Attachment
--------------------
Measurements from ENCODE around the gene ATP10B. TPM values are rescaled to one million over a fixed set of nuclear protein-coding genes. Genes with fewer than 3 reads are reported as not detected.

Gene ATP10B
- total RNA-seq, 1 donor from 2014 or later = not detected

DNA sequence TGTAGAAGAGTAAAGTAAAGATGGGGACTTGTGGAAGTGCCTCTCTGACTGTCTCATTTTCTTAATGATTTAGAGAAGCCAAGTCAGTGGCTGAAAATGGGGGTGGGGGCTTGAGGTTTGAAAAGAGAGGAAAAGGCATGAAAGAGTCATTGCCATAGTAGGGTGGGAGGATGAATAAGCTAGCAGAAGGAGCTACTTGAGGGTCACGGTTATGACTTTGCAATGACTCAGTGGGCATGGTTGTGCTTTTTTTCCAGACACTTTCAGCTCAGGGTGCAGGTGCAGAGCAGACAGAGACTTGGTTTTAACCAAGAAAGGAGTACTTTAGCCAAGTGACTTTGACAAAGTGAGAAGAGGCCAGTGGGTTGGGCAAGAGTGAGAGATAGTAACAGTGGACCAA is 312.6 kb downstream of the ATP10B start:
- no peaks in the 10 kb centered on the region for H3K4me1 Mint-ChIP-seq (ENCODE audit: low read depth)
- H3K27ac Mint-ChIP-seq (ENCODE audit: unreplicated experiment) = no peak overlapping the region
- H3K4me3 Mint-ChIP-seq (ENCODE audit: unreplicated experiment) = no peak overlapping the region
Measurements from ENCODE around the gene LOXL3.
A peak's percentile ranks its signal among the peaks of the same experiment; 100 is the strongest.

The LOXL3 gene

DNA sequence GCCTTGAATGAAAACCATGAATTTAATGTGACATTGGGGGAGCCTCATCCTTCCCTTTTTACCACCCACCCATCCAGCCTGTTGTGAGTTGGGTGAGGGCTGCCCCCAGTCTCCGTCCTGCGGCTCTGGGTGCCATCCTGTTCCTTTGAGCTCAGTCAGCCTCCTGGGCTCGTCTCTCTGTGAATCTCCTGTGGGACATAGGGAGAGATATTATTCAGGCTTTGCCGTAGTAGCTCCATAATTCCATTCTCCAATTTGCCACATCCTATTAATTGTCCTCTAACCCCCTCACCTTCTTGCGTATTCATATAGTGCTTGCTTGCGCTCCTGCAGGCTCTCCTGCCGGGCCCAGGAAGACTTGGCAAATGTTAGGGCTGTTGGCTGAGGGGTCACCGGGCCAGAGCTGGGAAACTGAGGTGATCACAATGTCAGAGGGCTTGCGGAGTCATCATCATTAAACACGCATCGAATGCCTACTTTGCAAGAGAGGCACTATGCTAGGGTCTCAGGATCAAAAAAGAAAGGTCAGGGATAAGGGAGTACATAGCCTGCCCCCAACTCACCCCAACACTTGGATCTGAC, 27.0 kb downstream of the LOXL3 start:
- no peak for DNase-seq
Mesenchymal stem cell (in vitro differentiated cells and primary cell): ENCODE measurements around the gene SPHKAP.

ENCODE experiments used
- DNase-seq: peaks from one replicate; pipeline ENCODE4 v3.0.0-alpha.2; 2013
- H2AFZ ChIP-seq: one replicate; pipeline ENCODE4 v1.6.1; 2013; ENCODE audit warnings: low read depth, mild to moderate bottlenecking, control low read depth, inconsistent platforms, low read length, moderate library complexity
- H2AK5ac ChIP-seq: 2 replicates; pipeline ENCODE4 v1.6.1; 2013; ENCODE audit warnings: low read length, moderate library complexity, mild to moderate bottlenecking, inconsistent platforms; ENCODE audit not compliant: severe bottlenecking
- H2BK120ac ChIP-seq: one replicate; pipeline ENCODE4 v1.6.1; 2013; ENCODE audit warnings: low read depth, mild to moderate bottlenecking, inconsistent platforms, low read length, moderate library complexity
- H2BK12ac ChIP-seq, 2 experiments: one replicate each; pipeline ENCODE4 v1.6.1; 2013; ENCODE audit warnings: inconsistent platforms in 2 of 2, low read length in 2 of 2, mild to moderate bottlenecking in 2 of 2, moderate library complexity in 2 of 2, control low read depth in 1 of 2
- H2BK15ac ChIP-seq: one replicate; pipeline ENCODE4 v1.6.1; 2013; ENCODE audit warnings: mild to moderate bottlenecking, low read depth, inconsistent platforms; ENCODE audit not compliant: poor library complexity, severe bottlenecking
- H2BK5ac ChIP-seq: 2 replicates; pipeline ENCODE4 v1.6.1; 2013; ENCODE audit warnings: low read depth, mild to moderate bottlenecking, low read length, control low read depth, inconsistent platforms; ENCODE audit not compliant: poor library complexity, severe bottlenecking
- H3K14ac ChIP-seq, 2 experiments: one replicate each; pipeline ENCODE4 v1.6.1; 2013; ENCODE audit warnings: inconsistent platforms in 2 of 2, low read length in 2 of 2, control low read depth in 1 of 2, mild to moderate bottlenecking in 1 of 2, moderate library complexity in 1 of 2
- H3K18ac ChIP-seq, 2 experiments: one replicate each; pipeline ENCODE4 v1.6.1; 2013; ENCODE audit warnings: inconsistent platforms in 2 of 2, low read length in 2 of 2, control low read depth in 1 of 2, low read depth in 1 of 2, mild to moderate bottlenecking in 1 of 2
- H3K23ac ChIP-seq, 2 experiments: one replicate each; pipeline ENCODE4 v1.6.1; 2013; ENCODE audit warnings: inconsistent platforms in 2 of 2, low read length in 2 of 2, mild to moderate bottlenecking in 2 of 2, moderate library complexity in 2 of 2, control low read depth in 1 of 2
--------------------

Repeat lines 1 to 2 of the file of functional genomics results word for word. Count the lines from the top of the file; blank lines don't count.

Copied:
Measurements from ENCODE around the gene ATP10B. TPM values are rescaled to one million over a fixed set of nuclear protein-coding genes. Genes with fewer than 3 reads are reported as not detected.

Gene ATP10B